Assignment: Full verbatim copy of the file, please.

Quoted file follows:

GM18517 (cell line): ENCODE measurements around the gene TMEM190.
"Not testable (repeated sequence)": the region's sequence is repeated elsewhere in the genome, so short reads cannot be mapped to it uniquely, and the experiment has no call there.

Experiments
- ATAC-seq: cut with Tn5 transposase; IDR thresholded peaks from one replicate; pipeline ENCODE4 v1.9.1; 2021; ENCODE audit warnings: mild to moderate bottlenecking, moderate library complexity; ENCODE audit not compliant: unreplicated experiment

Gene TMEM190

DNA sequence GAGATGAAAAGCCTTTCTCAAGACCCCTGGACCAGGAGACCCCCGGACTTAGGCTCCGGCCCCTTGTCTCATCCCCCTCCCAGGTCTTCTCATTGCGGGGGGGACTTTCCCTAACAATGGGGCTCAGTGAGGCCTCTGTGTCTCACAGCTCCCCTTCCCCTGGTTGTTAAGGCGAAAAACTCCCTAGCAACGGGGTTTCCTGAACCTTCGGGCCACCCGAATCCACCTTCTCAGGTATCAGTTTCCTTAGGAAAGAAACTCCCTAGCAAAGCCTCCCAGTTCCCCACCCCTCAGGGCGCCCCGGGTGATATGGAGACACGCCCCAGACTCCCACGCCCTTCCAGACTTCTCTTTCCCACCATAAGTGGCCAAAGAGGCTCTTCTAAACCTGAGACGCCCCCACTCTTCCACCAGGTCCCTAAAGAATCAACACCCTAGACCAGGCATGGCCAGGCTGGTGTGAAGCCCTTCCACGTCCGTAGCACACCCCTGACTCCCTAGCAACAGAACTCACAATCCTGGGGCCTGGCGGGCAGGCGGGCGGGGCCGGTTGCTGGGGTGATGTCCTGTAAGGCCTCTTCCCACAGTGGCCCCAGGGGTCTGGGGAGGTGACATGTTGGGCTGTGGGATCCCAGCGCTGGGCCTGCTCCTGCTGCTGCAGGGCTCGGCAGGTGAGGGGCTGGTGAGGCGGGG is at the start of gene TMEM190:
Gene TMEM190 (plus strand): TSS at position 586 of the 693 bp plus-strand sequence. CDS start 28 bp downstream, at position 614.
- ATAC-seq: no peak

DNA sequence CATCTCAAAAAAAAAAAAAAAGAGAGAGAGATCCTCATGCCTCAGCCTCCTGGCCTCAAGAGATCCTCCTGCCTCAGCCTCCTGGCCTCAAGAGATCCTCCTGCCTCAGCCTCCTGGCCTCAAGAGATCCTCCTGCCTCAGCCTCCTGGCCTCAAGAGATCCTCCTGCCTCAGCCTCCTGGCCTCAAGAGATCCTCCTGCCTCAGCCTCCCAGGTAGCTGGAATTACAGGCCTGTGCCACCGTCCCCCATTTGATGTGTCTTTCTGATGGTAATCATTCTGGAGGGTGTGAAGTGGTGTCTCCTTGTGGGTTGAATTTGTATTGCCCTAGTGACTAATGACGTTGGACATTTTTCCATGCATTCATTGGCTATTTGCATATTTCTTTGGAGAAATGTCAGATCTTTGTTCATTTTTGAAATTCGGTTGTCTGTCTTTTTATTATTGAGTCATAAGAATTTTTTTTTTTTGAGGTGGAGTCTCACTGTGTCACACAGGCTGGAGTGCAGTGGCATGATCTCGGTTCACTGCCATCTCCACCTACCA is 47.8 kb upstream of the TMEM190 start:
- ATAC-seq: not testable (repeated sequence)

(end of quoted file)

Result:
GM18517 (cell line): ENCODE measurements around the gene TMEM190.
"Not testable (repeated sequence)": the region's sequence is repeated elsewhere in the genome, so short reads cannot be mapped to it uniquely, and the experiment has no call there.

Experiments
- ATAC-seq: cut with Tn5 transposase; IDR thresholded peaks from one replicate; pipeline ENCODE4 v1.9.1; 2021; ENCODE audit warnings: mild to moderate bottlenecking, moderate library complexity; ENCODE audit not compliant: unreplicated experiment

Gene TMEM190

DNA sequence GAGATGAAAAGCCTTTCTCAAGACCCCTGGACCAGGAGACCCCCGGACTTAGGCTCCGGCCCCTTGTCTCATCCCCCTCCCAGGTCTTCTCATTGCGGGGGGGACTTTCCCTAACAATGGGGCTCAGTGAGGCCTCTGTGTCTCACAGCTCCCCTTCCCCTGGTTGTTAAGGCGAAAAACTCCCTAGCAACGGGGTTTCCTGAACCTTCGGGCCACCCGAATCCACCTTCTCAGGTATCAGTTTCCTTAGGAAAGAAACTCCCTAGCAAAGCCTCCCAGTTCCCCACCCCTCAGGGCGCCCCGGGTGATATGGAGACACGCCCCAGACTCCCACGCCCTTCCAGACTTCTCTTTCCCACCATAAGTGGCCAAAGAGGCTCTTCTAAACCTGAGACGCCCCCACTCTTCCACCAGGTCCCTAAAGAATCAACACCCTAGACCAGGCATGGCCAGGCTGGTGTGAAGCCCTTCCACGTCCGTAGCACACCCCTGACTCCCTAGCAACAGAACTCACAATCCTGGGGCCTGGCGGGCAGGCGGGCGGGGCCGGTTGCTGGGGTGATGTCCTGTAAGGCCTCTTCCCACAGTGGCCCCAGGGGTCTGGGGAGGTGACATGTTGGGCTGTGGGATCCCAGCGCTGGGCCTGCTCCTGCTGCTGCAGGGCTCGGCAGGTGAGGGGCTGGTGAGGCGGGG is at the start of gene TMEM190:
Gene TMEM190 (plus strand): TSS at position 586 of the 693 bp plus-strand sequence. CDS start 28 bp downstream, at position 614.
- ATAC-seq: no peak

DNA sequence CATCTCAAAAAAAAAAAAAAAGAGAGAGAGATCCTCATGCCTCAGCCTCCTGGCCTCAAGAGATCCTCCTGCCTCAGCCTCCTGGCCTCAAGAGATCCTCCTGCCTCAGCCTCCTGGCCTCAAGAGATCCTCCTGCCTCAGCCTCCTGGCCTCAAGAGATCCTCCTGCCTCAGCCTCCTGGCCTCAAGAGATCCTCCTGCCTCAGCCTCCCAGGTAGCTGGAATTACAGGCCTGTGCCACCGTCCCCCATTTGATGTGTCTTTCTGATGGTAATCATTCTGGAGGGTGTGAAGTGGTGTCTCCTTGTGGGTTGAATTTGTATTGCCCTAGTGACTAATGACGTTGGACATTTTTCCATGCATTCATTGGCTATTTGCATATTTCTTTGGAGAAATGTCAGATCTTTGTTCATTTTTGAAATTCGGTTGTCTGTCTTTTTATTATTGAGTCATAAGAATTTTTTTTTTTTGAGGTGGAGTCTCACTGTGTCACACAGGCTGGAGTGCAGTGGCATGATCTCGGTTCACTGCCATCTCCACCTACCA is 47.8 kb upstream of the TMEM190 start:
- ATAC-seq: not testable (repeated sequence)